Microbes key to coral reef health, new research indicates

Microbes key to coral reef health, new research indicates

CRUZ BAY — A seven-year study on St. John’s coral reefs has found troubling signs that conditions are worsening for sensitive marine species, including a microbe that is one of the most abundant oxygen-producing organisms on the planet.

“Coral reef ecosystems in the Caribbean are ghost towns of the habitats that they were 50 years ago,” according to the study published Thursday in Environmental Microbiology. Reefs in the U.S. Virgin Islands are one of the longest-studied regions in the Caribbean, and “are a natural laboratory to examine the impact of disturbance events on reefs.”

Researchers from the Woods Hole Oceanographic Institution in Massachusetts traveled to the territory and sampled water from eight reefs during the field work, which was conducted with support from the University of the Virgin Islands.

Several WHOI scientists on St. John were interviewed during a research trip in November 2022, including Amy Apprill, a microbial ecologist who explained how she filtered samples to collect the “incredibly abundant” organisms that inhabit reef water.

Only 20 drops of seawater contain 10 million microbes, and Apprill said DNA sequencing has shown that each reef habitat has its own microbial signatures.

“Within that, there’s so much more for us to learn,” Apprill said.

The results of the study were published Thursday by first author Cynthia Becker, Laura Weber, Joel Llopiz, T. Aran Mooney, and Apprill.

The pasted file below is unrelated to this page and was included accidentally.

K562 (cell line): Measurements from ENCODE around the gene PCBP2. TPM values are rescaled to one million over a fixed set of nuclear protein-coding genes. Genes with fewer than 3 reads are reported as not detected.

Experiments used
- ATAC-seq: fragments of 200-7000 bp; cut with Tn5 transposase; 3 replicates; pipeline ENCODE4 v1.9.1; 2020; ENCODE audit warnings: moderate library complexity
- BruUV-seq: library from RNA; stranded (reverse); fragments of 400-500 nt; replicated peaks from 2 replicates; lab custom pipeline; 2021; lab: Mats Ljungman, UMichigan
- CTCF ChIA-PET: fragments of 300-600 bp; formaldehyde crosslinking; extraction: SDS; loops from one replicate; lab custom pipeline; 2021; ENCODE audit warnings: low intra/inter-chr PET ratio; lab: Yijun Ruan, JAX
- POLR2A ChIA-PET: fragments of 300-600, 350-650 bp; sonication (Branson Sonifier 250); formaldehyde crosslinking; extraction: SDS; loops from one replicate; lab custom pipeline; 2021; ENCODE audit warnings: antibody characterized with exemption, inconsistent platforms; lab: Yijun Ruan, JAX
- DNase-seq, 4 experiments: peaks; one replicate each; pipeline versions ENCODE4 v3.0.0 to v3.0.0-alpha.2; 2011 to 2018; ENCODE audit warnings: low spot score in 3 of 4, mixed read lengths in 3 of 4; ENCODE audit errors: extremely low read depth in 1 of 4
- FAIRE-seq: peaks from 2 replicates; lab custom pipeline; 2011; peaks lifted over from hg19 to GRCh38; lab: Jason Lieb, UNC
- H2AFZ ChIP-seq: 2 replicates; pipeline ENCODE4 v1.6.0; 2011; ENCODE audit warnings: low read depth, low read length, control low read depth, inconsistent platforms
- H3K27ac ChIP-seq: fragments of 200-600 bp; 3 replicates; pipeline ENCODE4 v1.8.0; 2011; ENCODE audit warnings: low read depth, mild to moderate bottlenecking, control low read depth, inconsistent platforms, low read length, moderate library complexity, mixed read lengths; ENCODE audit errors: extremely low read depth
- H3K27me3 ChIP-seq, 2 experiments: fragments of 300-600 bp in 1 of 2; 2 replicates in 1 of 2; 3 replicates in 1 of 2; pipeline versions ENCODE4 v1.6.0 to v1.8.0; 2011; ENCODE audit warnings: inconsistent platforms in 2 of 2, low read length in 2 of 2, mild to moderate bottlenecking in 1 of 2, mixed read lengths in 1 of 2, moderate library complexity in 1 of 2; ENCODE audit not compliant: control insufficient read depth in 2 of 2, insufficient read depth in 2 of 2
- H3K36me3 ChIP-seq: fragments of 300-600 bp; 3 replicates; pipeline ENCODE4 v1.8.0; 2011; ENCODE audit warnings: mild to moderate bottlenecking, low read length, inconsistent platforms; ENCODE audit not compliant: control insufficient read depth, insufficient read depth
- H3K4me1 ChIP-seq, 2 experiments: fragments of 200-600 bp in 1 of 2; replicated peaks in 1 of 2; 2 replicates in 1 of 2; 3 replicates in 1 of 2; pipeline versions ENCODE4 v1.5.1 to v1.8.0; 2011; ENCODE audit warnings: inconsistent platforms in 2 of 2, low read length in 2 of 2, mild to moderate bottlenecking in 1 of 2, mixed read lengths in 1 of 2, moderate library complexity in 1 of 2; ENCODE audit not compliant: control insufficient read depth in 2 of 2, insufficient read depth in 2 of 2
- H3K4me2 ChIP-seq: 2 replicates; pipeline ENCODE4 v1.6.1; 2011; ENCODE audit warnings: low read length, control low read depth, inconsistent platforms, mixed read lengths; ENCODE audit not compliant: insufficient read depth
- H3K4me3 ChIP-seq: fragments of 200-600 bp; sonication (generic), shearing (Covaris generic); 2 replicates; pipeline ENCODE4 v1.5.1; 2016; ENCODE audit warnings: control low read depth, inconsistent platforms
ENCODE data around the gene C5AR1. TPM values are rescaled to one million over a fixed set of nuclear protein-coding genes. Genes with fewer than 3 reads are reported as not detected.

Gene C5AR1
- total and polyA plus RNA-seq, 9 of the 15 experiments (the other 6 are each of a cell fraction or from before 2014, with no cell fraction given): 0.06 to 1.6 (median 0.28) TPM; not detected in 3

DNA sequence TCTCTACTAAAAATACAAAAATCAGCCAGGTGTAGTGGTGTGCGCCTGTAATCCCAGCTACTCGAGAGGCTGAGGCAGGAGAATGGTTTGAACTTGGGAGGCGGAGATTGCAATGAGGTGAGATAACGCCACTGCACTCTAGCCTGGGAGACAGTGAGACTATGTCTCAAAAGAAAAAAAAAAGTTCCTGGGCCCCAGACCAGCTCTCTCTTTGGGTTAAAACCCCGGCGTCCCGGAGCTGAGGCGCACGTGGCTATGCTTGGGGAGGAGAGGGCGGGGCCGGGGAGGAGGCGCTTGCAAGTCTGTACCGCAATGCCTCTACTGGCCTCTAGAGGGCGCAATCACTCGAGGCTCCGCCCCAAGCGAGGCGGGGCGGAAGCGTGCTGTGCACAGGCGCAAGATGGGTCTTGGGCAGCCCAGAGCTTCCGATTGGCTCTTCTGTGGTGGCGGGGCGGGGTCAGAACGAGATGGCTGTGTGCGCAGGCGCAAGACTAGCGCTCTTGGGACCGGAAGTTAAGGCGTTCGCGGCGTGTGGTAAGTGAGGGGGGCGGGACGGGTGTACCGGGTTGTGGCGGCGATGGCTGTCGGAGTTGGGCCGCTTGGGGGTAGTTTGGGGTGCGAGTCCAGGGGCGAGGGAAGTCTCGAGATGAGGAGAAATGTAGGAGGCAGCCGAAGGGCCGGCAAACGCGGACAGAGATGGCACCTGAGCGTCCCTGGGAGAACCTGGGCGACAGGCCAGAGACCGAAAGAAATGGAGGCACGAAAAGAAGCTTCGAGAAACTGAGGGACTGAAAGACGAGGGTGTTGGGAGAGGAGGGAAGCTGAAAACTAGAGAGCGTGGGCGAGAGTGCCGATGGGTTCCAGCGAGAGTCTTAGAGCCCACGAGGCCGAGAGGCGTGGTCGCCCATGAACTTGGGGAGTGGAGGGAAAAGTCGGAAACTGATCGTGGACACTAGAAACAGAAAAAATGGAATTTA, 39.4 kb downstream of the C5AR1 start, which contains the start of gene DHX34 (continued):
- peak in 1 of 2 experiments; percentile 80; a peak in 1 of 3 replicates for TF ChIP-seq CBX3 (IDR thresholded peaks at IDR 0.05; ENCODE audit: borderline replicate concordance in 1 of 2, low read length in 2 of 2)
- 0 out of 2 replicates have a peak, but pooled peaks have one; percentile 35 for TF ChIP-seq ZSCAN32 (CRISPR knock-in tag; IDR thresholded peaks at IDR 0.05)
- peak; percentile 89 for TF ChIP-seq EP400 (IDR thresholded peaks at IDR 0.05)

“Coral reefs have been declining for decades. Climate change, hurricanes, disease, and other stressors have played a major part in that,” according to a statement from Becker, a recent graduate of the MIT-WHOI Joint Program. “Reefs provide habitat for about 25% of all marine species, but they also support billions in tourism and fishing. It is important for us to monitor changes in coral reefs as they are happening and the microbes in their environment can really help us do that.”

Over the course of the study, hurricanes Irma and Maria struck the Virgin Islands in 2017, and an outbreak of stony coral tissue loss disease started in 2020.

During that time, ammonium concentration increased in the water, leading to a 34% decline in Prochlorococcus, a small photosynethic bacteria that produces oxygen and brings beneficial carbon into the coral ecosystem.

According to the study, “As disturbances impact reefs, the changing nutrient and microbial regimes may foster a type of microbialization, a process that hastens reef degradation.”

“Understanding the composition of a healthy reef microbial community is important. Without the balance of micro and macroorganismal health, you cannot have a healthy functioning ecosystem,” Becker said. “Another benefit to this advancement is for coral reef restoration efforts. The microorganisms can provide an assessment of the ecosystem health. This could complement visual assessments to determine if a reef’s health has been restored.”